How the NYC Marathon Works

NYC Marathon Route

NYC Marathon participants in Brooklyn
M. David Leeds/Getty Images
Marathon participants make their way through the Williamsburg part of Brooklyn in the 2003 ING New York City Marathon on Nov. 2, 2003.

So much of the allure to the NYC Marathon is its route. It's run through one of the largest and arguably most popular cities in the world. In fact, the course is a tour through the city's different cultures as it winds through the city's five boroughs.

But the course isn't just unique. It's also tough. It's considered a slow, albeit technically challenging course due to the hills and bridges. When the race began in 1970, runners had to complete four laps and some change around Central Park to finish the course. Since 1976 though, that course has wound through the streets of Brooklyn, Bronx, Queens, Staten Island and Manhattan [source: ING NYC Marathon]. In order to weave its way through the five boroughs, the course incorporates five bridges. It's on these uphill bridges where runners often struggle. Let's take a look at the course route.

The race begins in Staten Island and immediately tackles the Verrazano-Narrows Bridge before entering Brooklyn. From mile two through eight, the course flattens out. Over the next few miles, the course weaves through Brooklyn before coming to the Pulaski Bridge. Another climb completes mile 13 and the course enters Queens. This section is tough, as it's mostly uphill. The route stays in Queens for a mere 3 miles and culminates with an uphill grind over the Queensboro Bridge. Once on the other side, the course hits Manhattan. This is where the crowd is the largest and runners creep up on hitting the wall (at about the 20-mile -- 32.2-kilometer -- mark). A tough section up the Wills Avenue Bridge takes runners into the Bronx for about a mile before a return trip into Manhattan via the Madison Avenue Bridge sets up the finish. The rest of the route travels through the streets of Manhattan before culminating in Central Park at Columbus Circle.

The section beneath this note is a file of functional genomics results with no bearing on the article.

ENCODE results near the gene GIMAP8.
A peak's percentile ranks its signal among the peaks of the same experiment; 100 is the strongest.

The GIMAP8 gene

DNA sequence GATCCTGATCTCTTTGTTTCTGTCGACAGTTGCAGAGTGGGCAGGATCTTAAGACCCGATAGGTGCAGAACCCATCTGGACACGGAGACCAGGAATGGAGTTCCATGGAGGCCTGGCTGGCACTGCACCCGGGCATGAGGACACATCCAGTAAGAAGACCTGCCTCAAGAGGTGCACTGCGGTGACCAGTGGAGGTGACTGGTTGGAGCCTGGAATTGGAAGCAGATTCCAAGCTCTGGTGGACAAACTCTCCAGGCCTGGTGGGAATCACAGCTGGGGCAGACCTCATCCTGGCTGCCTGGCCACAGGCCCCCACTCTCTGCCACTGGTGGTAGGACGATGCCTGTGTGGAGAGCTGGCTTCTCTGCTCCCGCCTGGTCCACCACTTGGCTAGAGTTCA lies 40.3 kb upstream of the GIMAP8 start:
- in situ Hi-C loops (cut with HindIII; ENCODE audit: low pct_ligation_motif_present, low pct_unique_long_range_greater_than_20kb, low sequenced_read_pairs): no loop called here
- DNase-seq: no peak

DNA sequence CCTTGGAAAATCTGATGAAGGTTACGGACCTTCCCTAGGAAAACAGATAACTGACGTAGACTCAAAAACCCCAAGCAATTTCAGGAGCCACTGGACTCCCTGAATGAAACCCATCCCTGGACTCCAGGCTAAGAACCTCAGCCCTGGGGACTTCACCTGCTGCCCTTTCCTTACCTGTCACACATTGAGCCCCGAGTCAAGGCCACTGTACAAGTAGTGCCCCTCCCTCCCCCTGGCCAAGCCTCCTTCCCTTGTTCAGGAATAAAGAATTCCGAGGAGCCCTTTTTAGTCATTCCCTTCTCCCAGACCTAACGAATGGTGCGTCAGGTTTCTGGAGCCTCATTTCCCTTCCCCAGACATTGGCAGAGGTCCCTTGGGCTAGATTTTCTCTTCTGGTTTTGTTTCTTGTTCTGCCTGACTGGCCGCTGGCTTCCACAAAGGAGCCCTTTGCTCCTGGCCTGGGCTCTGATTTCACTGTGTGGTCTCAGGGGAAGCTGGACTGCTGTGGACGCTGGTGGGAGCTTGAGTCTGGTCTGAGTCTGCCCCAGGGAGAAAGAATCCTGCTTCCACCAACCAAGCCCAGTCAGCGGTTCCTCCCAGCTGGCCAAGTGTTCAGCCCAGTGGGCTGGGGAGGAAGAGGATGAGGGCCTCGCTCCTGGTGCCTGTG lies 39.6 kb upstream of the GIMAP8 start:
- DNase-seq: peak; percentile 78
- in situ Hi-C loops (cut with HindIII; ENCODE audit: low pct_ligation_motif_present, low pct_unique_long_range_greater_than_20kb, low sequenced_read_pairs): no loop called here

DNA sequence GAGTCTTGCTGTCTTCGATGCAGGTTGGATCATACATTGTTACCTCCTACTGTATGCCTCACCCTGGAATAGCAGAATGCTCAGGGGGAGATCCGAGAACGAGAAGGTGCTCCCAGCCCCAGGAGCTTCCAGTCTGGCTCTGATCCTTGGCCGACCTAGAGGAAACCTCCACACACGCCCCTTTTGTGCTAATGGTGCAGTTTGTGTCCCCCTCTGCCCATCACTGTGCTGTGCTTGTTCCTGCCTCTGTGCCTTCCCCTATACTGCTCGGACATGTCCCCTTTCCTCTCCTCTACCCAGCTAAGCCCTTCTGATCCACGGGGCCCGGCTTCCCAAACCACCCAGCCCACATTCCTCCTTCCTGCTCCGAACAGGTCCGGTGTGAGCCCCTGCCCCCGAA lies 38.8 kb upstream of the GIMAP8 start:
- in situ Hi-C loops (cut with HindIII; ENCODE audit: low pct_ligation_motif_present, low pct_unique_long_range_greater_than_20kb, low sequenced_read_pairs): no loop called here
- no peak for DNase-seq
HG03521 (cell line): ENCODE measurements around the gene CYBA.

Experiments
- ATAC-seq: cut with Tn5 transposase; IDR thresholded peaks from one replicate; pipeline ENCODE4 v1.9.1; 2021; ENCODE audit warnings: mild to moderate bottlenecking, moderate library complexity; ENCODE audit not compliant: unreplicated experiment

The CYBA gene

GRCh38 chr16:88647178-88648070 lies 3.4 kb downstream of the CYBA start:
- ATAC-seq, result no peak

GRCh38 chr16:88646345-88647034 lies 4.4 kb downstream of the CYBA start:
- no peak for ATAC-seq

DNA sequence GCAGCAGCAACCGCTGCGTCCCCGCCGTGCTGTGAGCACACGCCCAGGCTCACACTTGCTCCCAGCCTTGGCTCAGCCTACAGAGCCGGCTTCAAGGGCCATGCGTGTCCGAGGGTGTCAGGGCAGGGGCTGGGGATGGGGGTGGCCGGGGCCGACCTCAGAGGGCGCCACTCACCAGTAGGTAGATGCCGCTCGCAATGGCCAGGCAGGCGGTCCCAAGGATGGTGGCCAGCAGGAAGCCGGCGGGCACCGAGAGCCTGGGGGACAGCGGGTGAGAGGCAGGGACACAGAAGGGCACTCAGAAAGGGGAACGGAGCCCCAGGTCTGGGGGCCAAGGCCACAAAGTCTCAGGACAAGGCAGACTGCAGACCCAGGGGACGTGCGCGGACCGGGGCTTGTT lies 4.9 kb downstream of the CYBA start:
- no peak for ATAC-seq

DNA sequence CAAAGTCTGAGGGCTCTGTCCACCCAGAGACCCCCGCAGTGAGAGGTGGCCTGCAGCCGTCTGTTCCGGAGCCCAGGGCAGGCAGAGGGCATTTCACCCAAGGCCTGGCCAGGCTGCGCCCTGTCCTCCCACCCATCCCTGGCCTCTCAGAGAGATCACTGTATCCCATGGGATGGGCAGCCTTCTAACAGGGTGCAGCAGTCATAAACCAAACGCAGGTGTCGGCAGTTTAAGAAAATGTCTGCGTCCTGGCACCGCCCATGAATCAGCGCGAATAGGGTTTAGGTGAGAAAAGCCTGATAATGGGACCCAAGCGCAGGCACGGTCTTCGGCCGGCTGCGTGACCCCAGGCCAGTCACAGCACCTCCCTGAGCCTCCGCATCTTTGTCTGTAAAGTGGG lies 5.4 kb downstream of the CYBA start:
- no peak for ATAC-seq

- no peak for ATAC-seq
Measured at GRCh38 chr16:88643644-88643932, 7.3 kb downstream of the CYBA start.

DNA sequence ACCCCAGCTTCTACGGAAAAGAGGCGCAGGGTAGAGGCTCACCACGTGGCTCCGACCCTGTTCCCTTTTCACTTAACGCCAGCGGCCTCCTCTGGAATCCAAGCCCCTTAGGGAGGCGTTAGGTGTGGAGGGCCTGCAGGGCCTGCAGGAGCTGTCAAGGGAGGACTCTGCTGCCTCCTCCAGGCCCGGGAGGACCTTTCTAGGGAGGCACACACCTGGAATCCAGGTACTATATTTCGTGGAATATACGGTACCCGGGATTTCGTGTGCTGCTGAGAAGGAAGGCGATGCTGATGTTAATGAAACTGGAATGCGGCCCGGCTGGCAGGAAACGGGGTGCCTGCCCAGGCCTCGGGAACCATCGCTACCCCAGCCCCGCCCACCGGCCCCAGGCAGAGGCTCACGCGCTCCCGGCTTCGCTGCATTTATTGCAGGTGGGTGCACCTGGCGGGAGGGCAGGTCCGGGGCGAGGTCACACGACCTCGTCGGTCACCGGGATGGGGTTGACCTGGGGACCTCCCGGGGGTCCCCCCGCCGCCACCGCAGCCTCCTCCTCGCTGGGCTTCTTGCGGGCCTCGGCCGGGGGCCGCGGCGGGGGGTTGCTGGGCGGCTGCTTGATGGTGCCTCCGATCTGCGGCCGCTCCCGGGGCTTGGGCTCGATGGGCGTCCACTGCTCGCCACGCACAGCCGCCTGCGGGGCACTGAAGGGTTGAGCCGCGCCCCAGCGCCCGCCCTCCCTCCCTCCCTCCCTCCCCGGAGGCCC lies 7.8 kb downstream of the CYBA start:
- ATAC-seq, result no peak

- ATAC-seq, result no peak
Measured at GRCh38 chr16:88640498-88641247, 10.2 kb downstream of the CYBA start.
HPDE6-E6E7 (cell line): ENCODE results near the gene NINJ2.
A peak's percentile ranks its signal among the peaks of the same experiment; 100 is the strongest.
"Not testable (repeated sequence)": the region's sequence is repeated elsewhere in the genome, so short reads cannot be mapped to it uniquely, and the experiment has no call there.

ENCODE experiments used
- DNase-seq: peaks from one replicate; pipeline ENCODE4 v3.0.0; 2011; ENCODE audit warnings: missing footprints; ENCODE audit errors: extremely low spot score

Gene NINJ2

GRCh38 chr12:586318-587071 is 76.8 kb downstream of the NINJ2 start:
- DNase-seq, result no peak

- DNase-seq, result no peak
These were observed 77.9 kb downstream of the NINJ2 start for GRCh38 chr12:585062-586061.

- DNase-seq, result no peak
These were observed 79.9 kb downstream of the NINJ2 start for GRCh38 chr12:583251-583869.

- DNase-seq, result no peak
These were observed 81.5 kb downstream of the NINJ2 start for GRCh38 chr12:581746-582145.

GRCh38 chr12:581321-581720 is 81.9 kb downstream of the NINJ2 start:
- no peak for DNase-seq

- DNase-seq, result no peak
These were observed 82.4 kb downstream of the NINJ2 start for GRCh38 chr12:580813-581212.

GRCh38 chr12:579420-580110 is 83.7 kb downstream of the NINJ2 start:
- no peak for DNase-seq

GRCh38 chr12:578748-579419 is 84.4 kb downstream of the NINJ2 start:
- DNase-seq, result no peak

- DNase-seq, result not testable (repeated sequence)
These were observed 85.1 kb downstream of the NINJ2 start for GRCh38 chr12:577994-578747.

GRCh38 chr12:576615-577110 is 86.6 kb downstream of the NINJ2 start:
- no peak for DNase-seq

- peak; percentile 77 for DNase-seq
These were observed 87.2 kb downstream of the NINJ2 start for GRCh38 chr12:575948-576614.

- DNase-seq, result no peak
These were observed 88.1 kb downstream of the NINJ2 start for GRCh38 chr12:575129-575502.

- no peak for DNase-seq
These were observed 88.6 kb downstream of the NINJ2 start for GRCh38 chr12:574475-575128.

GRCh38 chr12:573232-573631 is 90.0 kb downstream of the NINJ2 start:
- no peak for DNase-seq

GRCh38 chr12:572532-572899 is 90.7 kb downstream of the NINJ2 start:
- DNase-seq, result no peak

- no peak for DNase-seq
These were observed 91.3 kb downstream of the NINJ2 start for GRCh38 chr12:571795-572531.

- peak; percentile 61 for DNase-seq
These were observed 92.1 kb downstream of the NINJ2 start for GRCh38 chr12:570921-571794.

Don't worry about running out of gas during the race. Beverage stations can be found all along the route. Beginning at mile three and set at each mile thereafter, more than 1.6 million cups filled with special Gatorade heavy in potassium and sodium is available to runners. Runners can also snag an energy gel from the food station at mile 18. Both the food and beverage stations are secured from outside influence.

Perhaps nothing helps an athlete push through to the end of an extreme exercise regimen more than music. That's why more than 100 live bands show up to play along the route. Spread out at regular intervals, bands play music as motivation, and a special stage near the finish line at Columbus Circle serves the same purpose for runners nearing the end.

For runners who are injured or who have hit the wall during the race and need medical attention, several medical stations adorn the course beginning at mile three. These medical stations are spaced roughly a mile apart thereafter.

While everyone sets out with the same goal -- to finish the race -- not everyone will. Therefore sweep buses follow the pack along the route at roughly a 15-minute mile pace. These buses are intended to pick up participants who are either injured or drop out of the race.

That's the nuts and bolts of the course. Now let's take a look at how the race has gone over the years in the final section.